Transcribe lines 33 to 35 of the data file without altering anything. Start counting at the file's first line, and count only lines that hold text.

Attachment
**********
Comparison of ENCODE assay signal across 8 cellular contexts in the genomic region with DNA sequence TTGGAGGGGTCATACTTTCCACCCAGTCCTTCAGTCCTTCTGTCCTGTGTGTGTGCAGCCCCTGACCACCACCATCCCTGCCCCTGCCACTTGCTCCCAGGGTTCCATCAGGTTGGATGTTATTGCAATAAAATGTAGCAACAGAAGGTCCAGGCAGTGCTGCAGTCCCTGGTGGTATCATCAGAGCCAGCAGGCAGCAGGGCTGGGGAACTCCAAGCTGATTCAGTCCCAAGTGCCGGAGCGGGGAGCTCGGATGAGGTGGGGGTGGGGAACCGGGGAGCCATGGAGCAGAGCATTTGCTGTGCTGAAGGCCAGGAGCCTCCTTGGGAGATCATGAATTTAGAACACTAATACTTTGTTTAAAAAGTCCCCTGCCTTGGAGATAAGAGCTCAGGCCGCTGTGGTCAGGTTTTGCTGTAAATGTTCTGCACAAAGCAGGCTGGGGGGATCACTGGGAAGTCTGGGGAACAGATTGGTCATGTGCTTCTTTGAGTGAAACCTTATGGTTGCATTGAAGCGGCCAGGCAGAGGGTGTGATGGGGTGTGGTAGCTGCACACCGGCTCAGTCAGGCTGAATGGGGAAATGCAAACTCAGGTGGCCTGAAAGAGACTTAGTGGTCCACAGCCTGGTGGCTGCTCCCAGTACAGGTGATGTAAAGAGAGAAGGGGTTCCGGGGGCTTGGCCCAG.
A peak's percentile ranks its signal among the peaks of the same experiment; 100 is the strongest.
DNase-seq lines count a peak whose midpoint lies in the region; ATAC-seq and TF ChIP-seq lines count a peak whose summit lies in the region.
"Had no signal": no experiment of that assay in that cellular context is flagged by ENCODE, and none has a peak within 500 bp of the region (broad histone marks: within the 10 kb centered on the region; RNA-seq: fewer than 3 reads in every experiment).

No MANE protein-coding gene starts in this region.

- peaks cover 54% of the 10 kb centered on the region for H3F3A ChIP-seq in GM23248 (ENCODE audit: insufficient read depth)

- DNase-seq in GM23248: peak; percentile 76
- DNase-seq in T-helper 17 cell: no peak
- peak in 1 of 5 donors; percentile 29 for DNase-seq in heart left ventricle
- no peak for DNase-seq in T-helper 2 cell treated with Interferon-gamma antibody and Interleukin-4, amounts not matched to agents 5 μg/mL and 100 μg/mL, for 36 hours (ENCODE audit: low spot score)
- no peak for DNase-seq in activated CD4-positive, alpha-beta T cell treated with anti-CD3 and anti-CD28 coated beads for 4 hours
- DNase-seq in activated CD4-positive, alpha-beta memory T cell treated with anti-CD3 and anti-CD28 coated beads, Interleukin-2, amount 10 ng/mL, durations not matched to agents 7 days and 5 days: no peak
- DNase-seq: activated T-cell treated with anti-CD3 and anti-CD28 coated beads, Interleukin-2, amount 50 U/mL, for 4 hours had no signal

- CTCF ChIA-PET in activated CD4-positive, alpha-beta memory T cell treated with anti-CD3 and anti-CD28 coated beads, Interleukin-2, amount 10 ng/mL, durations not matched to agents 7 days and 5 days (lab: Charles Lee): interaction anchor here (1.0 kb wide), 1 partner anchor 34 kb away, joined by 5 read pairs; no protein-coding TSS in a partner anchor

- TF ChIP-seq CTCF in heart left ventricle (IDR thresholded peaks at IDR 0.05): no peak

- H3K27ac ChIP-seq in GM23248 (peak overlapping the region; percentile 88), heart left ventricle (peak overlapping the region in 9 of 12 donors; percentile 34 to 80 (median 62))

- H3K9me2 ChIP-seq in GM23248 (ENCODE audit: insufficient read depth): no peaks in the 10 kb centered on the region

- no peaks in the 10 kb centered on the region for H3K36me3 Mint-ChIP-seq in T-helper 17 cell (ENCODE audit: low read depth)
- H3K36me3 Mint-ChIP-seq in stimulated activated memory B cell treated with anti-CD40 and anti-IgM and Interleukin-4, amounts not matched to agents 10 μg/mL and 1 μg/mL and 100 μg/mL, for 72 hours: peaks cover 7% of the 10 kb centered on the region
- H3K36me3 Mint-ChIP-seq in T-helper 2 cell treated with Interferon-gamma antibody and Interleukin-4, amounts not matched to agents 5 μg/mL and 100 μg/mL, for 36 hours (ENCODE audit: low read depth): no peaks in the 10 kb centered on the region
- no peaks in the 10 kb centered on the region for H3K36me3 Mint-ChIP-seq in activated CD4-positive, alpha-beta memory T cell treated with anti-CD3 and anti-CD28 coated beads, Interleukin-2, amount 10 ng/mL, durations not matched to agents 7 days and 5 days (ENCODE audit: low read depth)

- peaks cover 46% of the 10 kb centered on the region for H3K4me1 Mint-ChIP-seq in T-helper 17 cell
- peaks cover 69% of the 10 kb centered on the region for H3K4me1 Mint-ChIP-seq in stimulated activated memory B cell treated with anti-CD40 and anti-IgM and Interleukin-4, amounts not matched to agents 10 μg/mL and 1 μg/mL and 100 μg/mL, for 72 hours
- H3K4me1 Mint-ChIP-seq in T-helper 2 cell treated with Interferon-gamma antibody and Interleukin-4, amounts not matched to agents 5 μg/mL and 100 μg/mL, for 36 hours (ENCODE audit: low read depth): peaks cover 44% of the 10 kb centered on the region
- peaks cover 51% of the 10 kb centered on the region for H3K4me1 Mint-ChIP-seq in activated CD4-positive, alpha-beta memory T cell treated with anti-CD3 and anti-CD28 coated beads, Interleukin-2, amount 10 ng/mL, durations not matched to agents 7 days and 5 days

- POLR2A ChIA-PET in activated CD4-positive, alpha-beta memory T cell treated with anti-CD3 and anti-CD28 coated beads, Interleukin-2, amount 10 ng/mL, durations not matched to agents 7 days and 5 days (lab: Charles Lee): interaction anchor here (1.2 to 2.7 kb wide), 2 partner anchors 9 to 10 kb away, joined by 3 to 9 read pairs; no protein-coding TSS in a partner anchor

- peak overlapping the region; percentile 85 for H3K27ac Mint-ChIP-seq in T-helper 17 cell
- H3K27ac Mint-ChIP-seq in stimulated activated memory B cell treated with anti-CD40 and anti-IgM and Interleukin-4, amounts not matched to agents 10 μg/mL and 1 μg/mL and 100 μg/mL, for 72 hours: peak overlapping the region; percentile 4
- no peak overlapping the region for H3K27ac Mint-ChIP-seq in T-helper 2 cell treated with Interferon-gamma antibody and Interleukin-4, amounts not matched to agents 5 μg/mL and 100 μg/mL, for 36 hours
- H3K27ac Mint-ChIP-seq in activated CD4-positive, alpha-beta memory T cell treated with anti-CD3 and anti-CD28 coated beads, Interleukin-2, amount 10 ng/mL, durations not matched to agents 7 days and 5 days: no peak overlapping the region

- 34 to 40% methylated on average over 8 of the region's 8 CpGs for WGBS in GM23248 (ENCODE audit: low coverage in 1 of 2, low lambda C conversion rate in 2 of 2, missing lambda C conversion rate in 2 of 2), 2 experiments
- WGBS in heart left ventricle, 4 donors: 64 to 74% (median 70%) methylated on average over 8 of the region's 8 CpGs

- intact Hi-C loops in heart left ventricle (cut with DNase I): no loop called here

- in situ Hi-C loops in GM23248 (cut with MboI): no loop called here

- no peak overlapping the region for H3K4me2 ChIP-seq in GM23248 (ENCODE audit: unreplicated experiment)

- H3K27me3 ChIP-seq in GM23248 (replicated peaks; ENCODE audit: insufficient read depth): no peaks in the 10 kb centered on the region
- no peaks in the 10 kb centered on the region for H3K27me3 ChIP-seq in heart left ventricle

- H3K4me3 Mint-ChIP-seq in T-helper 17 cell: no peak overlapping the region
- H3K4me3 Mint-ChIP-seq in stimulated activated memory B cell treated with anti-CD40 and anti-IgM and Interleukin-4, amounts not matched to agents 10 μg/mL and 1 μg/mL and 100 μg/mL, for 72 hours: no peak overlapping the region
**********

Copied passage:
- intact Hi-C loops in heart left ventricle (cut with DNase I): no loop called here

- in situ Hi-C loops in GM23248 (cut with MboI): no loop called here

- no peak overlapping the region for H3K4me2 ChIP-seq in GM23248 (ENCODE audit: unreplicated experiment)